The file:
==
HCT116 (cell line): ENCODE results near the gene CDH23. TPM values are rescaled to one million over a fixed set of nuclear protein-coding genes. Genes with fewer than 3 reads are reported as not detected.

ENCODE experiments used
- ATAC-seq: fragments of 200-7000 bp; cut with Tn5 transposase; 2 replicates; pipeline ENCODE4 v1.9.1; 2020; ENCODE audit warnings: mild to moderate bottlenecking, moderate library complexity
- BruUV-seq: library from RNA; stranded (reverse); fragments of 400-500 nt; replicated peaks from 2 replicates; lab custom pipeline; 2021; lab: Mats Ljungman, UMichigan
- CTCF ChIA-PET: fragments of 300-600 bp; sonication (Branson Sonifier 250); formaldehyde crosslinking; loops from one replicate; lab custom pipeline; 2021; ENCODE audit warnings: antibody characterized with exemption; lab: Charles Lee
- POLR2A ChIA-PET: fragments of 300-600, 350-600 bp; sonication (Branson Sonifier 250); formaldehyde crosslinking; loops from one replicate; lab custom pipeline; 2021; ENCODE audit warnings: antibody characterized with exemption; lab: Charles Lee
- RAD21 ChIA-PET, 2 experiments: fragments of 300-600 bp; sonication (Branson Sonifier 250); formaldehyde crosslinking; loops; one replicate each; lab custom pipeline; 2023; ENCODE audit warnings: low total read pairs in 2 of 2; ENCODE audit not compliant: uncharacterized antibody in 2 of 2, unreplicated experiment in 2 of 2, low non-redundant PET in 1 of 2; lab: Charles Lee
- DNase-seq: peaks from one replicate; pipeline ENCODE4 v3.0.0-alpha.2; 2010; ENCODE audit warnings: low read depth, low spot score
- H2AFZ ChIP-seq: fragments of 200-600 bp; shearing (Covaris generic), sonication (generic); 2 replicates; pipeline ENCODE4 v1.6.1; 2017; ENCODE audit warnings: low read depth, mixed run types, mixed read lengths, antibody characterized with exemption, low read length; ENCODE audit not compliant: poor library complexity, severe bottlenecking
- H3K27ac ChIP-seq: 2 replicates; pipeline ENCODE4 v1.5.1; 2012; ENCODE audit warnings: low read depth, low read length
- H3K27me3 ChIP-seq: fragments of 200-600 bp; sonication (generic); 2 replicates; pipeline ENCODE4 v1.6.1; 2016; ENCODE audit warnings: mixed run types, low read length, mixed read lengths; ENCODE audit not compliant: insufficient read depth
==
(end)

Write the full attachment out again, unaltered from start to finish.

HCT116 (cell line): ENCODE results near the gene CDH23. TPM values are rescaled to one million over a fixed set of nuclear protein-coding genes. Genes with fewer than 3 reads are reported as not detected.

ENCODE experiments used
- ATAC-seq: fragments of 200-7000 bp; cut with Tn5 transposase; 2 replicates; pipeline ENCODE4 v1.9.1; 2020; ENCODE audit warnings: mild to moderate bottlenecking, moderate library complexity
- BruUV-seq: library from RNA; stranded (reverse); fragments of 400-500 nt; replicated peaks from 2 replicates; lab custom pipeline; 2021; lab: Mats Ljungman, UMichigan
- CTCF ChIA-PET: fragments of 300-600 bp; sonication (Branson Sonifier 250); formaldehyde crosslinking; loops from one replicate; lab custom pipeline; 2021; ENCODE audit warnings: antibody characterized with exemption; lab: Charles Lee
- POLR2A ChIA-PET: fragments of 300-600, 350-600 bp; sonication (Branson Sonifier 250); formaldehyde crosslinking; loops from one replicate; lab custom pipeline; 2021; ENCODE audit warnings: antibody characterized with exemption; lab: Charles Lee
- RAD21 ChIA-PET, 2 experiments: fragments of 300-600 bp; sonication (Branson Sonifier 250); formaldehyde crosslinking; loops; one replicate each; lab custom pipeline; 2023; ENCODE audit warnings: low total read pairs in 2 of 2; ENCODE audit not compliant: uncharacterized antibody in 2 of 2, unreplicated experiment in 2 of 2, low non-redundant PET in 1 of 2; lab: Charles Lee
- DNase-seq: peaks from one replicate; pipeline ENCODE4 v3.0.0-alpha.2; 2010; ENCODE audit warnings: low read depth, low spot score
- H2AFZ ChIP-seq: fragments of 200-600 bp; shearing (Covaris generic), sonication (generic); 2 replicates; pipeline ENCODE4 v1.6.1; 2017; ENCODE audit warnings: low read depth, mixed run types, mixed read lengths, antibody characterized with exemption, low read length; ENCODE audit not compliant: poor library complexity, severe bottlenecking
- H3K27ac ChIP-seq: 2 replicates; pipeline ENCODE4 v1.5.1; 2012; ENCODE audit warnings: low read depth, low read length
- H3K27me3 ChIP-seq: fragments of 200-600 bp; sonication (generic); 2 replicates; pipeline ENCODE4 v1.6.1; 2016; ENCODE audit warnings: mixed run types, low read length, mixed read lengths; ENCODE audit not compliant: insufficient read depth